No, Travis Kalanick Is Not Going To Be Uber's CEO Again

James Marshall
August 8, 2017

Kalanick resigned this past June amid troubling times for the company as it faced - facing, still - allegations of workplace sexism, intellectual property theft, and accusations of illegally spying on competitors, among others. In an email, Camp weighed in on multiple reports that Kalanick has been telling people that he is "Steve Jobs-ing it" and will return to the helm of the company, in reference to the deceased Apple co-founder who was once fired but later returned to the firm in the 1990s.

Right now, Uber is in the process of finding a new CEO. Garrett Camp, an Uber co-founder and board member, sought to reassure employees on Monday that the search for a new leader is the board's top priority. "We are committed to hiring a new world-class CEO to lead Uber".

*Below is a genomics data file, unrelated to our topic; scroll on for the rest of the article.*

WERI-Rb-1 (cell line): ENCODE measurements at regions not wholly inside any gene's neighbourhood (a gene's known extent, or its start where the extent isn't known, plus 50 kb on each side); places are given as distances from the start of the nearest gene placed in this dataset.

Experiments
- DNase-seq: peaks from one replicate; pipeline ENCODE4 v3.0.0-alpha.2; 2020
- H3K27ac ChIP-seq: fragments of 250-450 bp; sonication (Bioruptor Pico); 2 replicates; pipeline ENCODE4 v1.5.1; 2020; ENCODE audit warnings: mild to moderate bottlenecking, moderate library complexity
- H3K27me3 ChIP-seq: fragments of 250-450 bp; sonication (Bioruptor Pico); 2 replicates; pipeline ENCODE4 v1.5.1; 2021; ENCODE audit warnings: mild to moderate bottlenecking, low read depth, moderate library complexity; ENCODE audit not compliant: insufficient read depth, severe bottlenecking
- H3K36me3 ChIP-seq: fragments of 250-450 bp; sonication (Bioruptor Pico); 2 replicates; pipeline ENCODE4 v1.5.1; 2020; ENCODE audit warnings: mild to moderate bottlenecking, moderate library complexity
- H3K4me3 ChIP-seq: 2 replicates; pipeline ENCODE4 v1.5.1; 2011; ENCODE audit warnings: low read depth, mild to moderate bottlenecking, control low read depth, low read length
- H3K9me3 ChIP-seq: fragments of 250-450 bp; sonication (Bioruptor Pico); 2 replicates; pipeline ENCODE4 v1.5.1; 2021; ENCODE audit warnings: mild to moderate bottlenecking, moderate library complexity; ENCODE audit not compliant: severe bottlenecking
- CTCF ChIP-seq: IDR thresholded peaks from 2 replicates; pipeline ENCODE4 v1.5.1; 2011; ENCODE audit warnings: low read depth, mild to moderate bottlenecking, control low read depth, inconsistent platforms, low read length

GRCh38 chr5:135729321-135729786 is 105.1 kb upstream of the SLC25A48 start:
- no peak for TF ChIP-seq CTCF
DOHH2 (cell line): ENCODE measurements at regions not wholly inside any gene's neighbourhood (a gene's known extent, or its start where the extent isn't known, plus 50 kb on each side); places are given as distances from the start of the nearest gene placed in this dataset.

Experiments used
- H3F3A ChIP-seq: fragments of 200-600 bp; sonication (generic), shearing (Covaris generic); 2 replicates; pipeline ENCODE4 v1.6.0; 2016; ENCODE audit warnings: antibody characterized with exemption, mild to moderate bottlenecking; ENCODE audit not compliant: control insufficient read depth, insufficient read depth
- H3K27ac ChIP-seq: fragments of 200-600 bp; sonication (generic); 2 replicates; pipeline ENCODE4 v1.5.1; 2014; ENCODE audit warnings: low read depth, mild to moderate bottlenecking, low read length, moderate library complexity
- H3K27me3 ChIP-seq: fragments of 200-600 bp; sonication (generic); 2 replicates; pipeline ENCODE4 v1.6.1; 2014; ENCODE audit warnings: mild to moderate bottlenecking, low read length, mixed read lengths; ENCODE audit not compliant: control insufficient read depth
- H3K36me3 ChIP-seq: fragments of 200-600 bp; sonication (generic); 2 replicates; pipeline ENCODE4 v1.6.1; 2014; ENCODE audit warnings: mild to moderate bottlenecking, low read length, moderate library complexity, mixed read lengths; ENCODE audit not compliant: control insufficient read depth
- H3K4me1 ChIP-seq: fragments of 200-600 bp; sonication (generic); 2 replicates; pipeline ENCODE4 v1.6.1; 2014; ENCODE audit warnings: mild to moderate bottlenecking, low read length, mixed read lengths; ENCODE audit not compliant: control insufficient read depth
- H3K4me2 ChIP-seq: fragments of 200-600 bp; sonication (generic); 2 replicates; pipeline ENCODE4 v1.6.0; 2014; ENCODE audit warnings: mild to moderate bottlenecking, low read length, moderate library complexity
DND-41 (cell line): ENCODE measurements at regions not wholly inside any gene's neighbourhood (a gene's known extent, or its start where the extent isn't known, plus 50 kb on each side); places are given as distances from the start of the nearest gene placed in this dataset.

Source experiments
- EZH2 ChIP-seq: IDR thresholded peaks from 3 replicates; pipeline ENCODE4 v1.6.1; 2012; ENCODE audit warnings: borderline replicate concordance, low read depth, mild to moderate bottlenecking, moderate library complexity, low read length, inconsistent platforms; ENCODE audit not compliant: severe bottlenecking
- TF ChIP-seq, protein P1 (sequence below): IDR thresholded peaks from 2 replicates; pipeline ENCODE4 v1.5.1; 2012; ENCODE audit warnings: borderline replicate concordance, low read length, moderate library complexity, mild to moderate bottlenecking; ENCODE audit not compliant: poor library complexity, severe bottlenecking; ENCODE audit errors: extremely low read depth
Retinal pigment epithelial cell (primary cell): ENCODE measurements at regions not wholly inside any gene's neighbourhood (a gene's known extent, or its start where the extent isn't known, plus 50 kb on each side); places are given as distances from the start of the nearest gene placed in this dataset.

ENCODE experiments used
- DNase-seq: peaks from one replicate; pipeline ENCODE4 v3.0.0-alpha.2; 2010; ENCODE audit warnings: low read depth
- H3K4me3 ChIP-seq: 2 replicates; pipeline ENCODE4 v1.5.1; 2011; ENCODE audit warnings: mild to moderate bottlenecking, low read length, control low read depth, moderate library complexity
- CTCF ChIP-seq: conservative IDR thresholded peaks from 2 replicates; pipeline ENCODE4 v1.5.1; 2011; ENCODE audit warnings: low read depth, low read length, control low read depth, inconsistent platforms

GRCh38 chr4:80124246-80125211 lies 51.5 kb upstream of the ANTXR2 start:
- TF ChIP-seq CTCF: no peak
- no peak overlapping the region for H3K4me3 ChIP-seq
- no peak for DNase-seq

Uber declined to comment for this story. Kalanick, who still sits on the board, may eventually seek a new role for himself inside Uber to work alongside the next CEO, people familiar with the matter have said.

"Uber must evolve and mature", wrote Camp, who started the company with Kalanick in 2009. Camp said in the email.

The next CEO of the company will have to quickly fill the deputy positions, while also seeking a new independent chairman to replace Mr. We are committed to hiring a new world class CEO to lead Uber. CEO Jeffrey Immelt. Meg Whitman, CEO of Hewlett Packard Enterprise Co., had been on the short list until she publicly removed herself from contention.

Separately, major Uber investor Benchmark Capital on Monday sent a series of tweets apparently meant to alleviate tensions between the venture firm and the ride-hailing company. The common denominator to Uber's problem, at least as several reports put it, was Kalanick's attitude and, more specifically, his approach to dealing with employees or handling his business.

Benchmark, on Twitter, said it is "incredibly optimistic about Uber's future" and that it is "long Uber", while noting it thinks the company's value could exceed $100 billion - compared with about $70 billion now.

Other reports by Click Lancashire

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